To ensure a focused and aligned financial and budget management process, in 1990 the organization instituted a line-item budget and cash forecast with detailed accountability for staff and board that also includes a line-item written operating plan that is a required component of the board approval process. This limits the capacity for board members to redirect the focus of the organization’s budget achievement efforts toward introducing new ideas during the year that create disruption to goal achievement, and dilute the energy and fundraising focus of the board. New ideas are vetted for resources (both funding and personnel) required and considered for implementation during the next business cycle. Board members offering new ideas are asked to take responsibility to bring required resources to assist in implementation and can’t create their own initiatives for fundraising outside of what’s been approved. No board member or staff is allowed to make unauthorized approaches for fundraising without coordination with the development team. All of the success and communication with funders and donors is very tightly planned and managed.
Many board members for organizations of color and those serving on smaller non-traditional arts organizations don’t have the experience of being on a large-budget organization board, so they are extremely hesitant to ask for money, even though they understand that is part of their fiduciary responsibility. On this board, you can’t just show up. Small organizations of color need more than just time and influence; board member fundraising is a must and often there’s reluctance due to personal histories. With the transition of America’s racial inclusion and access to capital having changed significantly over the past 50 years, many individuals of color have watched their parents have to beg and ask society to meet their needs and have vowed to now never ask anyone for anything. Most small organizations recruit people who have a reservoir of resources but have not been armed with the proper resources and training to feel comfortable making “the ask.” In putting together a financial plan you have to look at the social and behavioral strategies that will embolden goals to be met. There are a lot of historic operating intricacies that were built for large white organizations regarding board policies, fundraising structures, and financial practices that don’t work for organizations of color and must be revamped to achieve a high-functioning organization.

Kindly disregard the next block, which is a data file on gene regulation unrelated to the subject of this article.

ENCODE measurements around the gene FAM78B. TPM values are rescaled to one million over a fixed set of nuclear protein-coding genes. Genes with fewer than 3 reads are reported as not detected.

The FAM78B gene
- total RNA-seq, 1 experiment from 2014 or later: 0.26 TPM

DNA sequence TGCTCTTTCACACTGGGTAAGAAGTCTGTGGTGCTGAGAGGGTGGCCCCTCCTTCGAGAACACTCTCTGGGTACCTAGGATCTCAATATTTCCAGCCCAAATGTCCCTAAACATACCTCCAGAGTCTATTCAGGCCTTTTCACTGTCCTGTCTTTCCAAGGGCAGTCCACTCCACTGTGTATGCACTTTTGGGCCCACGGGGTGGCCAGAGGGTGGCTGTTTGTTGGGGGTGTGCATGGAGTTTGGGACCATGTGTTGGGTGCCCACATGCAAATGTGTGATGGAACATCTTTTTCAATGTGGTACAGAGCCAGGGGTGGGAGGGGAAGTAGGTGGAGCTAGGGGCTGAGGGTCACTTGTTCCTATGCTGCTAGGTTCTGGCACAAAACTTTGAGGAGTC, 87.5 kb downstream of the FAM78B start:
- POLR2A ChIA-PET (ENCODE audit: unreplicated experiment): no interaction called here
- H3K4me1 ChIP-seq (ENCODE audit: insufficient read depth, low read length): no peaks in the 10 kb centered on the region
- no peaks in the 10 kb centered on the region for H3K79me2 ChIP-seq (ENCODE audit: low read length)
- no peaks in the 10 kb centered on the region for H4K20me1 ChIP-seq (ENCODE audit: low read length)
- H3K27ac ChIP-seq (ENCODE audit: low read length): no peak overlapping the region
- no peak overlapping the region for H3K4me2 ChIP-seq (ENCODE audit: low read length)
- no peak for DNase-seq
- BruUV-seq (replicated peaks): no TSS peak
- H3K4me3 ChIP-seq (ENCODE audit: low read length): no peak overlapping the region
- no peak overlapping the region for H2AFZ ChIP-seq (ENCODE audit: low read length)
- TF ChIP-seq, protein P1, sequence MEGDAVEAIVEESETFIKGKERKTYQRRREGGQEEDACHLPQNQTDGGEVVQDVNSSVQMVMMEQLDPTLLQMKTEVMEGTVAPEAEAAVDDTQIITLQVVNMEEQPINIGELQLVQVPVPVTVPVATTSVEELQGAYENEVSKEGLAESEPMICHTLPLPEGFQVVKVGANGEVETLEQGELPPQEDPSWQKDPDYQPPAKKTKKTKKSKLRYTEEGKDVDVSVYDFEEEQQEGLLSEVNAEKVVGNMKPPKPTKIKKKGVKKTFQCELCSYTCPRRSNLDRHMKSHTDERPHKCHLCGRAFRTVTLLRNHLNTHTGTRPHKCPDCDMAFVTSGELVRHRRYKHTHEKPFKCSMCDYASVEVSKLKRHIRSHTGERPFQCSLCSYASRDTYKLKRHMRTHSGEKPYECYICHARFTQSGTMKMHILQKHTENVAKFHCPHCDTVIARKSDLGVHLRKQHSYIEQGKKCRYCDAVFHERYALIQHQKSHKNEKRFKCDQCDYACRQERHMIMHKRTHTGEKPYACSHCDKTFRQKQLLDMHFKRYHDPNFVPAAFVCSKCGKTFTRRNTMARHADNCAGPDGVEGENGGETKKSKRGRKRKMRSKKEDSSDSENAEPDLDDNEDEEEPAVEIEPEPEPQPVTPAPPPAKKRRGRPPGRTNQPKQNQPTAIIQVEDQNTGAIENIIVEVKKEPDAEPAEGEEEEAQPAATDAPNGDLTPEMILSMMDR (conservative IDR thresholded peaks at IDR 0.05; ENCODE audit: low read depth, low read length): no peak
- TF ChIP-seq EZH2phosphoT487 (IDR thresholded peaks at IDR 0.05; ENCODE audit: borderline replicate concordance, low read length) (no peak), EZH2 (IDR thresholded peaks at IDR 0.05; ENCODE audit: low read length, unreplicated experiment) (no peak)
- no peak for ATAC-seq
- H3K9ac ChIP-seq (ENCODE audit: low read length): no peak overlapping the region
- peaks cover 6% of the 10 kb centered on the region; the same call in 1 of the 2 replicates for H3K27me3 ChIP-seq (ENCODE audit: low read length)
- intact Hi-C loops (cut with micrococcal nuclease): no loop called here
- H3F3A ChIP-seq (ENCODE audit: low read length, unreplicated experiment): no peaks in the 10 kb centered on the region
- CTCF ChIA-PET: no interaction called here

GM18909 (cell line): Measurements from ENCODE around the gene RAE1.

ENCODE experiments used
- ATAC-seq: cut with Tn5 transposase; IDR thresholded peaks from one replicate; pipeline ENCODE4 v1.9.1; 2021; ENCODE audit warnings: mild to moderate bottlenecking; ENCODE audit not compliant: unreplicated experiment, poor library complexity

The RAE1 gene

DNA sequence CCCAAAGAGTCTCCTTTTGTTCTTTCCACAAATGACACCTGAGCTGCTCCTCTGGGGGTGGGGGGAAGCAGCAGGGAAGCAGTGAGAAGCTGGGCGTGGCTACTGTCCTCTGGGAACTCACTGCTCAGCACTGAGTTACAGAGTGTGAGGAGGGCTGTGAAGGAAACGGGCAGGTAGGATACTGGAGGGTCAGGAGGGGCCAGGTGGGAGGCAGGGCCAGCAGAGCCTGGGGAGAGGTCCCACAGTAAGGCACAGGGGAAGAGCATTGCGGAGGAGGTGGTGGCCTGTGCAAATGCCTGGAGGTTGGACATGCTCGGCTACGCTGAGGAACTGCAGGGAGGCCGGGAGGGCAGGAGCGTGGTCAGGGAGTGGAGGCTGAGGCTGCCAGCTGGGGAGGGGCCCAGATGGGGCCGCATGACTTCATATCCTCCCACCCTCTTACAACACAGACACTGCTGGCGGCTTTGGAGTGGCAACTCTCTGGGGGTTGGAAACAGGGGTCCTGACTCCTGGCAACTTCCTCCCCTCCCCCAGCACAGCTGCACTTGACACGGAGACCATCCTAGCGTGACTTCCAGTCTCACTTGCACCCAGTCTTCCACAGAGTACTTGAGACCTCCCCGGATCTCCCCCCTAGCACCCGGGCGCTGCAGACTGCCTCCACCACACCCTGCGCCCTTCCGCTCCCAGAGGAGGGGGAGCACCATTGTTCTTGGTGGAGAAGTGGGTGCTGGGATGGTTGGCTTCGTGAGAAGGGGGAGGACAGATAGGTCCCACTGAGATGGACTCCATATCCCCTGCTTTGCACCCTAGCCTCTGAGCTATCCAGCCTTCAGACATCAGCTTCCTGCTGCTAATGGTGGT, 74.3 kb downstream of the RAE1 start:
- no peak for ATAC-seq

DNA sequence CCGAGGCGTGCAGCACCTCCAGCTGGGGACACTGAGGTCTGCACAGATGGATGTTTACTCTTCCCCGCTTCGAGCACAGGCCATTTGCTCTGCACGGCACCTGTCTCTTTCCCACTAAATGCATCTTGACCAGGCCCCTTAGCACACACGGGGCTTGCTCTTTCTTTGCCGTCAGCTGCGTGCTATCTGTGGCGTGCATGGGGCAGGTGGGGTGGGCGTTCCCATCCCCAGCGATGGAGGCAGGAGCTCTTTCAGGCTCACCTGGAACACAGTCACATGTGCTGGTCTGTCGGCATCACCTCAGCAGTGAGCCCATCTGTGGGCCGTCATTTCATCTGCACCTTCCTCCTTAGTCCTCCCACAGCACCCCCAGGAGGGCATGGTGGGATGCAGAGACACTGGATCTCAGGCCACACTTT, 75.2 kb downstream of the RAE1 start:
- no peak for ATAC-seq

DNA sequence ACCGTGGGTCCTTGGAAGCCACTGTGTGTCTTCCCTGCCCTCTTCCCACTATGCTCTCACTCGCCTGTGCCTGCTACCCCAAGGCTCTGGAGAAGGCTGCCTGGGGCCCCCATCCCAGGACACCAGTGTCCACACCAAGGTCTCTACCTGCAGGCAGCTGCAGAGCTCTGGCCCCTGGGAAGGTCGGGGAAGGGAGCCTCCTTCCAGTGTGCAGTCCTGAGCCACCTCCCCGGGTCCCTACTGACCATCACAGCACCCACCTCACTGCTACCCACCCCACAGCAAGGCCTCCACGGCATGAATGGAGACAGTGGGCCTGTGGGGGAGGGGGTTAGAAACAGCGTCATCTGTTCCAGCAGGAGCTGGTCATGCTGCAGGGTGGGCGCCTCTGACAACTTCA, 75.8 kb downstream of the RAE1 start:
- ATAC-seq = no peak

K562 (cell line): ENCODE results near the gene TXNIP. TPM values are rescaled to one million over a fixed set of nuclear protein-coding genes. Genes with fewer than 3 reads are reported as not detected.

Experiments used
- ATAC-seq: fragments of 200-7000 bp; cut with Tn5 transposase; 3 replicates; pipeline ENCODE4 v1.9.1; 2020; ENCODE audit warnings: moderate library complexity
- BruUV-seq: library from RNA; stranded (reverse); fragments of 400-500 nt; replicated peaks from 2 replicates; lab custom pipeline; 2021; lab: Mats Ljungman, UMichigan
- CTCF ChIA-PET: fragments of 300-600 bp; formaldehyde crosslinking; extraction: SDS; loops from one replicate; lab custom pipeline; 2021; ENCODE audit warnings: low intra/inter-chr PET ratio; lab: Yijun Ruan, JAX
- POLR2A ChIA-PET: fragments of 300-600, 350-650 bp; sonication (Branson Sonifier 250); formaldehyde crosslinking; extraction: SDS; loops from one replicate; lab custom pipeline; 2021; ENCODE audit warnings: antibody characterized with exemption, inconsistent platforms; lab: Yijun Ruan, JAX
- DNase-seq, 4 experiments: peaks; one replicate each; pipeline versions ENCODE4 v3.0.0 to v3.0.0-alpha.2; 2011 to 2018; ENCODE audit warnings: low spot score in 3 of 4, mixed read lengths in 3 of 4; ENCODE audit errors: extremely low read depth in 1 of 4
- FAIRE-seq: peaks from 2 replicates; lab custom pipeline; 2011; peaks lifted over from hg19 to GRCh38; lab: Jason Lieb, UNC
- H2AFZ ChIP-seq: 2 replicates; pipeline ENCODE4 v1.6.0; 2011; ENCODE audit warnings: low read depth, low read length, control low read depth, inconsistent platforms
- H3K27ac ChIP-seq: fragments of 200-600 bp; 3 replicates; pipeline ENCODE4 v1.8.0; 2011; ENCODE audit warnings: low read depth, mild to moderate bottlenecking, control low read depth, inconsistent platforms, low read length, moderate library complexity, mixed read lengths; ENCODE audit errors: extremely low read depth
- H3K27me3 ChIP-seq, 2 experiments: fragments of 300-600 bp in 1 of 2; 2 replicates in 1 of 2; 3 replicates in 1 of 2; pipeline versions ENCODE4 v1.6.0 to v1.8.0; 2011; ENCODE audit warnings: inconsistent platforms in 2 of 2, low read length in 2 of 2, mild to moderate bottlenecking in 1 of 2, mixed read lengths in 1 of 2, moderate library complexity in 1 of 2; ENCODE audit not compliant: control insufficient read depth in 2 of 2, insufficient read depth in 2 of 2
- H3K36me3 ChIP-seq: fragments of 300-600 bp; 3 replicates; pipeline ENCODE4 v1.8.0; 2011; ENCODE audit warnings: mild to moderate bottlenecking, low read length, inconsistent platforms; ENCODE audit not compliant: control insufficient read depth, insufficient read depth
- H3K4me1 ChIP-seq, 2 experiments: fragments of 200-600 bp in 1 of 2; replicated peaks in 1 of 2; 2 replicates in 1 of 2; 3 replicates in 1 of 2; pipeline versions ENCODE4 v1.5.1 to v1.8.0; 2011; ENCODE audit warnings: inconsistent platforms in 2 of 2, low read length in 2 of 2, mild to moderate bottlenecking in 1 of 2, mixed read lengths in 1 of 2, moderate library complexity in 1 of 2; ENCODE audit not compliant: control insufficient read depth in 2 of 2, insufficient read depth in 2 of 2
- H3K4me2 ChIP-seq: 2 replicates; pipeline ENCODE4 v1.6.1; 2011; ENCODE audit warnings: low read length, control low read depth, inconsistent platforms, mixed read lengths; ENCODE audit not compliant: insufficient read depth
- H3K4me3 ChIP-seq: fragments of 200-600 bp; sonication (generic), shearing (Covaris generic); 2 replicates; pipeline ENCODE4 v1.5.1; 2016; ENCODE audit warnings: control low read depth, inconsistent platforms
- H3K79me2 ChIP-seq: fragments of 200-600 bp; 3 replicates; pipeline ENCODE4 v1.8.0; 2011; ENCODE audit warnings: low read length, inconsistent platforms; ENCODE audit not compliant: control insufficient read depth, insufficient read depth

We codified board composition, policies, and behavioral values. We look for capacity and skills – what do we need on the board? What are the infrastructure needs of the organization? When you have a business issue you need someone you can turn to with expertise. We don’t just look for money. We want no gaps in how the business is run. We removed term limits and limits on board size, and have allowed members who relocate to participate via technology since 1996. The board leadership structure is based on who can lead the organization given where we are and the environment we’re in. It’s always about “the good of the whole.” With most volunteers having limited time and many involved with multiple organizations, we sought to ensure efficiency and effectiveness in board meetings with a tightly structured, one-hour timed agenda. This practice has helped ensure prior preparation, problem-solving outside of meetings, and reduced opportunities for loss of meeting focus. This meeting structure has led to long-term board member participation (average 10+ years) and organizational sustainability and buy-in.
The mission of Dallas Black Dance Theatre is to create and produce contemporary modern dance at its highest level of artistic excellence.